To bring Evidence #3 back to my hypothesis, when powerful individuals behave inappropriately without backlash, but get the results that they want (such as students working longer hours or even forging data to avoid getting fired), the inappropriate behavior is reinforced. When this happens, the environment in which the student is raised becomes toxic. Now my questions for you are: Do you think the above story would also be true if the professor were a female? Have you ever experienced an incidence where there might have been a subtle undertone of discrimination, but didn’t know how to address the situation? If you could go back, what would you have done differently? What advice can you share with others undergoing the same type of treatment? Please share (anonymously if you must).  

Evidence #4 (The little girl’s conundrum.): Ancient scientists, or petitor veritatis (latin for “a seeker of truth”), shared a goal and responsibility first and foremost to finding concrete truths about the universe. Perhaps my view of academia is a little archaic, reminiscent of the time of Al-Haythem and Descartes when the original philosophy of science is to always ask why, to challenge the status quo, and to look beyond the surface. If genuine questioning forms the basis of science, then one should expect a mentor-mentee interaction to exhibit a questioner with no shame (if their purpose is truly to learn) and an answerer with no ego (if their purpose is truly to educate). Those that follow this type of teaching philosophy tend to be great mentors, because they promote discussion and critical thinking, which nurtures mutual respect.

Then there are mentors who have become accustomed to student adoration and the niceties of ass-kissing, without which they will feel disrespected. As an undergraduate in a major that was predominantly on the premedical track, I found it shocking how often students felt like they had to “brown nose” to get a good recommendation letter.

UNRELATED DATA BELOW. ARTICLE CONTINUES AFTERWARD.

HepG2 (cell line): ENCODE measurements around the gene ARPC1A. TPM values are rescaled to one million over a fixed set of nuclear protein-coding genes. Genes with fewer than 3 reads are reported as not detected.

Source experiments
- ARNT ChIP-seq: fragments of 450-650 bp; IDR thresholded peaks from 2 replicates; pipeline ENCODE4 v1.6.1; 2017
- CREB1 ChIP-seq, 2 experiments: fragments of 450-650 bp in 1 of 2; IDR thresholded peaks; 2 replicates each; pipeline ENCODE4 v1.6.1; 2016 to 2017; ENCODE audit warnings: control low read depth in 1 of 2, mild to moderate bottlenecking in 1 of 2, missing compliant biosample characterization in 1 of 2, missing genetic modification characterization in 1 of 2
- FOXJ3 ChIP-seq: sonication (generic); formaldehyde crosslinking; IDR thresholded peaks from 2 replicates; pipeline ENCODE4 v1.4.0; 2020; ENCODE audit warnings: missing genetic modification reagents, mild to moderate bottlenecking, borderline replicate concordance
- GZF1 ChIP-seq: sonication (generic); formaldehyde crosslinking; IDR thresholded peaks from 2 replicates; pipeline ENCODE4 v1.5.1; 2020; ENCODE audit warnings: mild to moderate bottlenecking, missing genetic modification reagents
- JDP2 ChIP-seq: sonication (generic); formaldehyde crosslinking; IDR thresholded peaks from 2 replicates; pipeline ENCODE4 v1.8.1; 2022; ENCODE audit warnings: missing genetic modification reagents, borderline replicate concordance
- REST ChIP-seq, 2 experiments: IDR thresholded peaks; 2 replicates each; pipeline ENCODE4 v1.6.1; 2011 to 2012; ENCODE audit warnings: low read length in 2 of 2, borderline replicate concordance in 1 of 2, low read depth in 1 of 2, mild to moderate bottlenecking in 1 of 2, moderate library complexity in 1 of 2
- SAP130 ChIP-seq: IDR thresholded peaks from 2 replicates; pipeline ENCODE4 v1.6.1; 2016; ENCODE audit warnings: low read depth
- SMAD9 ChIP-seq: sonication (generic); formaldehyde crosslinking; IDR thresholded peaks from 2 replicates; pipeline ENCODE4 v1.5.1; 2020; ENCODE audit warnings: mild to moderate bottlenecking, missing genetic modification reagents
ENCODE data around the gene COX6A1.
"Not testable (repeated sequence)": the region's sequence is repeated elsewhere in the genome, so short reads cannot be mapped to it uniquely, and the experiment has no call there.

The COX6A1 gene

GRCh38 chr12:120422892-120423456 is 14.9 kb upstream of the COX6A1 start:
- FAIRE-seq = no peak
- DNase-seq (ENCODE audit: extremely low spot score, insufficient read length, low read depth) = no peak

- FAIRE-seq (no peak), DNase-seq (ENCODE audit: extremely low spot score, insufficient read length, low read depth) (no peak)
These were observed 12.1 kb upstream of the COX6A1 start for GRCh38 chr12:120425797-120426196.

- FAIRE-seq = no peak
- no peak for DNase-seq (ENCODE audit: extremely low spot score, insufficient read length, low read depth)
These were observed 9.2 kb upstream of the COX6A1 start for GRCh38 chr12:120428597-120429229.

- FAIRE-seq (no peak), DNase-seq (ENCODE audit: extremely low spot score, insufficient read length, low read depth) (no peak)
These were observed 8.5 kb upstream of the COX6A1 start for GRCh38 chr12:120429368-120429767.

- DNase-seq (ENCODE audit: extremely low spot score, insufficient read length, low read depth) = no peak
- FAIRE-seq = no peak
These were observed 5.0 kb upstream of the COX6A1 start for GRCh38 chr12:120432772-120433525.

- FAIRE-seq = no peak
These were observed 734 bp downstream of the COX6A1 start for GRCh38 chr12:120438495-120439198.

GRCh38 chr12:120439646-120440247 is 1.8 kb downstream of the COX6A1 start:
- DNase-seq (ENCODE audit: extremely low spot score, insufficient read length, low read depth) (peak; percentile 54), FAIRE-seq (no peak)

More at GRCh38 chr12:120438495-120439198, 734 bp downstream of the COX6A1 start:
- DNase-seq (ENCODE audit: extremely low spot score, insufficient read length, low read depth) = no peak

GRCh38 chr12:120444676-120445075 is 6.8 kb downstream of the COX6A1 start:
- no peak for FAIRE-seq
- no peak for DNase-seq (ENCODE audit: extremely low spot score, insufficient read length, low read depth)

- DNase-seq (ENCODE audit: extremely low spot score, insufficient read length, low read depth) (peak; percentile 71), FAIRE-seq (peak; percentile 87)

“Go to the professor’s office, stroke some ego, wear something cute, and get a good recommendation letter.” – A friend with good intentions

Upon questioning, these professors reacted by assuming that I was a bad student (ahem… I was an A student.) and reaffirming their superior status, instead of just answering the question.

“Why don’t you listen to others? Do you think you’re smarter than everyone else? You’re not a PhD or MD. You’re not a PI. Keep your head down and do what others tell you.” – Prof. Old White Man

If the respect of an individual is so easily won by the superficial, then are they worth your respect to start with?

To bring Evidence #4 back to my hypothesis, the integrity of science is at stake because the historical process of learning through mentorship is at odds with the modern approach of succeeding through building superficial relationships. Unfortunately, there are many professors who positively reinforce behaviors such as ass-kissing to get a good recommendation letter and negatively reinforce behaviors such as questioning for scientific integrity. If those in higher positions create an environment, such that the constituents of academia succumb to ‘playing the game’ as opposed to ‘playing by the rules,’ then how can one truly succeed in science, while also acting on principle? We would like to think that to be the best in science, doing the best science is all that matters… but in modern academia this is far from the truth. Even peer reviewing, a system set up for checks and balances, when not double-blinded is tainted with the inevitable human factor. How does one reconcile the human in you who wants to reject the grant proposal of your competitor with the scientist in you who sees the strength of the experiments proposed?

Discussion: Perhaps there are no right answers to the questions I have posed, but there are definitely goals of equality and integrity that we should aspire towards. I’ve only provided a handful of examples pertaining to my hypothesis, and I’m sure you will see, hear, and experience more during your time in academia. As a female in STEM, I have been called a “young lady” and a “big girl,” sometimes endearingly… sometimes condescendingly… who knows? But THAT’s the problem. Context is important for the subjective interpretation of undertone and connotation.

“Maybe she’s just more sensitive than the others…” – Prof. Old White Man.